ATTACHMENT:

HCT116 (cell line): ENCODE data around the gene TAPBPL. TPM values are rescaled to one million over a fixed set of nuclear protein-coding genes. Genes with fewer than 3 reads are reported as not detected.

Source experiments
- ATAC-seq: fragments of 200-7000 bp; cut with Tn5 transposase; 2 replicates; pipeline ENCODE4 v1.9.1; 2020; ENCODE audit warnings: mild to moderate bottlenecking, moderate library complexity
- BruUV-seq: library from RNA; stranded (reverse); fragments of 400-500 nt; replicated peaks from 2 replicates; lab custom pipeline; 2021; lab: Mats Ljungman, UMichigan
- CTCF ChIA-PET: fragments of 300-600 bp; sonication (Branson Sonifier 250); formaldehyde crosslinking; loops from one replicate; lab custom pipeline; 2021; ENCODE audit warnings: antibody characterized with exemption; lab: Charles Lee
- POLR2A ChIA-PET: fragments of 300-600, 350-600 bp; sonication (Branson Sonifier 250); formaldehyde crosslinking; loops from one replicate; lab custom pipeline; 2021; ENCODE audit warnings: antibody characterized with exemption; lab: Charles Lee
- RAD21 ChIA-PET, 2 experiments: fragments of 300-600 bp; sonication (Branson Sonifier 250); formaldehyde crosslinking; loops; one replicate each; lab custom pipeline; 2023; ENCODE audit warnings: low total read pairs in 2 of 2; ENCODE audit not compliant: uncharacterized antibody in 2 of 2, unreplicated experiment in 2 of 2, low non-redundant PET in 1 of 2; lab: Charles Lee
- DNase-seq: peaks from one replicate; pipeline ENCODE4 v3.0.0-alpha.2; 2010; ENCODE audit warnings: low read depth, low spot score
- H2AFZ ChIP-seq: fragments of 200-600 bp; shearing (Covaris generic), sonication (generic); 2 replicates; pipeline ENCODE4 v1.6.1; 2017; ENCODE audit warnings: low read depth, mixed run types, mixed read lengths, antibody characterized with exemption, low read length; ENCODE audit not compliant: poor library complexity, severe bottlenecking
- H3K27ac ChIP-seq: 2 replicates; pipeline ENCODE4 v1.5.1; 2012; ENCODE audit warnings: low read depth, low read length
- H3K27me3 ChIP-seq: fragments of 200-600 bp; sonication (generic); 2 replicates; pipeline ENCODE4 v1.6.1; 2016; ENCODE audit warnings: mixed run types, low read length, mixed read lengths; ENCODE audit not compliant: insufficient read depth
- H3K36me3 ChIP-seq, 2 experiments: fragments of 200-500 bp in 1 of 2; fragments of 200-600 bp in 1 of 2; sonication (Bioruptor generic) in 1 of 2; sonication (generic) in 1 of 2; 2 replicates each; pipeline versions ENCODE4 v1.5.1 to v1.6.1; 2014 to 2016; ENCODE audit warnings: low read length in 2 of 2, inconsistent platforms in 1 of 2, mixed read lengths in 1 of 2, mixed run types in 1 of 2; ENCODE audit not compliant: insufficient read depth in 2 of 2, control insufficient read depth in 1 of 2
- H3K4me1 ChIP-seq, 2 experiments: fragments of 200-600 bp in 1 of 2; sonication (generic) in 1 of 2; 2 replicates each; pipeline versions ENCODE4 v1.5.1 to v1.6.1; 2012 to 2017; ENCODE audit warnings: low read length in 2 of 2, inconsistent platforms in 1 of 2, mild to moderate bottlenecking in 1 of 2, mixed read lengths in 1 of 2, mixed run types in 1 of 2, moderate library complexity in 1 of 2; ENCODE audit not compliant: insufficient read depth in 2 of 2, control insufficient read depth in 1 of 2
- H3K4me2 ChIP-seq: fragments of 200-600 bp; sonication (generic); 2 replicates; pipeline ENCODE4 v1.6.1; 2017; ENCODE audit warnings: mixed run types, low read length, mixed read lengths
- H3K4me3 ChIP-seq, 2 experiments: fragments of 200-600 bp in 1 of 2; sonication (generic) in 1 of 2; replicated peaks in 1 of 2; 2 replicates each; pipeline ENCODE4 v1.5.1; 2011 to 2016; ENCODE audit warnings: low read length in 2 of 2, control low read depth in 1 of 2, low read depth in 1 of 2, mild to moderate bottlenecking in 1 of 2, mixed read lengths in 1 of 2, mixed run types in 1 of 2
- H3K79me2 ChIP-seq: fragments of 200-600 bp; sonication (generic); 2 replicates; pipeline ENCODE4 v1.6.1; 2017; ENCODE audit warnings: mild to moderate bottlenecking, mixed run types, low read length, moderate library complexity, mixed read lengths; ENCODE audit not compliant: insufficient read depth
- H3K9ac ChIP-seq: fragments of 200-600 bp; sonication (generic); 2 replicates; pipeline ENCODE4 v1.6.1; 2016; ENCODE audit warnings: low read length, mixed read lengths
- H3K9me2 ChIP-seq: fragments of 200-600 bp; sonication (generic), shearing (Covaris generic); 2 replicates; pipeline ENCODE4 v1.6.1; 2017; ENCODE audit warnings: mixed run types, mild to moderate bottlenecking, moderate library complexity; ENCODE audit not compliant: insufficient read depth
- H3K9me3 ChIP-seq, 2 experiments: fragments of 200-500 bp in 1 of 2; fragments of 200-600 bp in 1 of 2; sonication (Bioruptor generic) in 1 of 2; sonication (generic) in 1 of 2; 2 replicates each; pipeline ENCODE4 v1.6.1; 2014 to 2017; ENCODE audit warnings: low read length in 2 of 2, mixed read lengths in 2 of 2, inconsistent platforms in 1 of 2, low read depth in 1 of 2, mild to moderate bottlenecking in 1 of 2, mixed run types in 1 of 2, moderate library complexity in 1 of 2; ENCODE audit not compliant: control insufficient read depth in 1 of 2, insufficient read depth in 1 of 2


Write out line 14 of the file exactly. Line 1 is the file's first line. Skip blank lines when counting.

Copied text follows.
- H3K4me2 ChIP-seq: fragments of 200-600 bp; sonication (generic); 2 replicates; pipeline ENCODE4 v1.6.1; 2017; ENCODE audit warnings: mixed run types, low read length, mixed read lengths